Upon our return we have faced many difficult decisions. “The decision isn’t that difficult, it’s actually pretty obvious,” everyone says. But it doesn’t seem that way to us at all. The past few weeks we made the decision to leave Overland Missions. It’s easy to tell that staying wasn’t God’s best for us, yet it’s so difficult to make the humbling step into a something unknown.  All we know is to pursue in a recklessly abandoned sort of way and don’t stop running the race for the Gospel…

Last week we were at an International Society of Frontier Missions conference, where we sat with people who have done missions nearly all their lives. Twenty, thirty, forty years: Listening to their stories, their experiences, studying other missionaries who went before us in the early centuries and all the missionaries being sent from countries other than the USA today. So many different people, from different walks of life, but there was one characteristic they all shared . . . Perseverance.

Nearly eight years ago, I made the decision to count the cost and then stop counting. Since then, I’ve been on a serious road of character building. Andrew made the decision in college and he’s been well on his way to this “character building” process too.  Of course, growing up (spiritually and physically) we both had this idea of what the road to “where others can’t or won’t go” would look like. As it seems to always happen, the road doesn’t look like the vision. Letting go of Overland Missions is like letting go of a childhood dream for me. It’s something that has caused me to re-evaluate everything, about myself and about our vision. God has really thrown all the other “junk” out of our life, except the people, the Gospel and the face of Jesus himself.

In this process, I’ve seen Andrew grow so much. Seeing him fight to provide for both of us, fight to keep a loving spirit, watching him seek God earnestly, asking the hard questions, like “Why did I,” or “Why didn’t I,”.  I know that God is walking with us and that He is also preparing the way for us in the DRC and the ends of the earth. I know that this is where he wants us to be and we will continue pressing on under the authority of Jesus Christ.

In the midst of our setbacks, God has been opening doors to partnerships with several other organizations and churches. We’ve been staying in constant contact with our team in the DRC and praise God, Philip one of our Congolese missionaries (as well as translator) was finally able to get a necessary surgery he has needed since 2004.

We have also shared in the sufferings of Pastor Euclide, who we partnered with in the DRC whose home has been burnt down in a massive fire recently. We ask that you pray for Pastor Euclide and his wife who are servants who face many difficulties . . .

In the midst of tough decisions, God is moving mightily in places we may not even see, but we walk by faith and not by sight. As we run toward the liberation of the Gospel in the DRC, we need you to keep us in your prayers during this of transition.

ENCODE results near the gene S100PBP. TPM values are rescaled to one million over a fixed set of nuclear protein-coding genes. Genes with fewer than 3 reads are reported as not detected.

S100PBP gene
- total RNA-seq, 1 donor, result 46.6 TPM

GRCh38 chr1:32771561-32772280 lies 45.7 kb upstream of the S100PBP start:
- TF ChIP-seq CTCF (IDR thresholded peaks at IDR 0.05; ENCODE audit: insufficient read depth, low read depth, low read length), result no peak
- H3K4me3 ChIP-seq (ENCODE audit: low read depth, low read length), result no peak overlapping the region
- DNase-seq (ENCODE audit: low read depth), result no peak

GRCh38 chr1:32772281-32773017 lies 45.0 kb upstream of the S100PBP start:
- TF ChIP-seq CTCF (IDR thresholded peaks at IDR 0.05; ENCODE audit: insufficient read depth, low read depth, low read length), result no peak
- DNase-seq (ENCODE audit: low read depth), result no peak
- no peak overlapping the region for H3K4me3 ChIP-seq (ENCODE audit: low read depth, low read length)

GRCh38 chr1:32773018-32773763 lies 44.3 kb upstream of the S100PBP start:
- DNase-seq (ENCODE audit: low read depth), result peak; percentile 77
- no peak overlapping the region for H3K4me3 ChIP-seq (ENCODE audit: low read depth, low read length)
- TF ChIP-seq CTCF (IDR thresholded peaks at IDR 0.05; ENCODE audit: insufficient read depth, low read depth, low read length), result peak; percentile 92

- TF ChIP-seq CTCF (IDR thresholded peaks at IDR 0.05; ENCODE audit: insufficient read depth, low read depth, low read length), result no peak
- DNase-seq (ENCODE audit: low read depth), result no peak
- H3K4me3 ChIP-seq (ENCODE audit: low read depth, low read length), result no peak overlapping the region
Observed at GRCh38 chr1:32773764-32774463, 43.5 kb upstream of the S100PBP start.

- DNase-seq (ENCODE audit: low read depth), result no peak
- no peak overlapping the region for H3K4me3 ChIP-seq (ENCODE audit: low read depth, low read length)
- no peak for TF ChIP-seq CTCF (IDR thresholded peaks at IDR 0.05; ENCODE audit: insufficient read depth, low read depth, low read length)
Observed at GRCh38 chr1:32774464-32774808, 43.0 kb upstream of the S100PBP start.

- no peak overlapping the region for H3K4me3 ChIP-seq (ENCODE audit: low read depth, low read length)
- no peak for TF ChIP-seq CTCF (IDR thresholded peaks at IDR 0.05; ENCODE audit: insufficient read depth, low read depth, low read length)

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Well, we've been home for about two weeks now and we miss the Congo every day. Often, Amethyst and I find ourselves re-living an experience or making a joke about something that happened. To say that the DRC captured our heart would be an understatement. 

We know there are needs all over the world and one geographical field isn't better than another. In fact there are probably other places that are more desperate and more in need. But, we're attracted to where God has called us. God has definitely affirmed that in our souls. 

There are so many stories to tell, testimonies to share and experiences to recap but here is our trip at a quick glance:
1. Over 150 people accepted Christ
2. Deathly ill, young IDP girl healed miraculously
3. Legitimate local contacts made
4. Personal financial breakthroughs for local contacts
5. Empowered an indigenous missionary to receive surgery
6. Women seminars have produced a sustained women's ministry 
in Goma
7. Over 50 orphans committed themselves to ministry
8. Over 80 pastors trained in a 3 day seminar on theology and 
community development
9. Prophecies came to pass in rural bush churches
10. Safety to and from the DRC

The Congo is the hardest place we've ever been in all of sub-Saharan Africa. As you have read in "The Congo is Different", the situation is difficult to understand and has many problems at every level but yet a great sense of hope is welling up. We know that God want's to bring healing back to the land this is evident in Scripture. (Ps 67, 2 Chron 7:14, Prov 14:34, etc.) Also, it is evident through what God has revealed to us.

In the midst of all the chaos and lack of stability, the Congolese know that it is only God who will bring a lasting change. They put their full hope and trust in God for their future and the future of Congo. It is a true testimony to their faith.

We believe that God is ready to move in the Congo. All it takes is a few passionate Congolese to rise up and win the prayer battle for the country and healing will come to the land. We could already see that a fire was being kindled but it just needs a catalyst of unity and then the Holy Spirit's fire will sweep over the land.

Please join is prayer for this to happen. Pray for revival to sweep across the land. Pray for healing.

We miss the Congo and God has affirmed and confirmed our call to be there. Even though we are home in the US, we can see that our home is where the heart is. It sounds cliche and it is, but it's true. We have a huge heart for the Congo and an apostolic passion is burning inside of us to return. It can't come soon enough.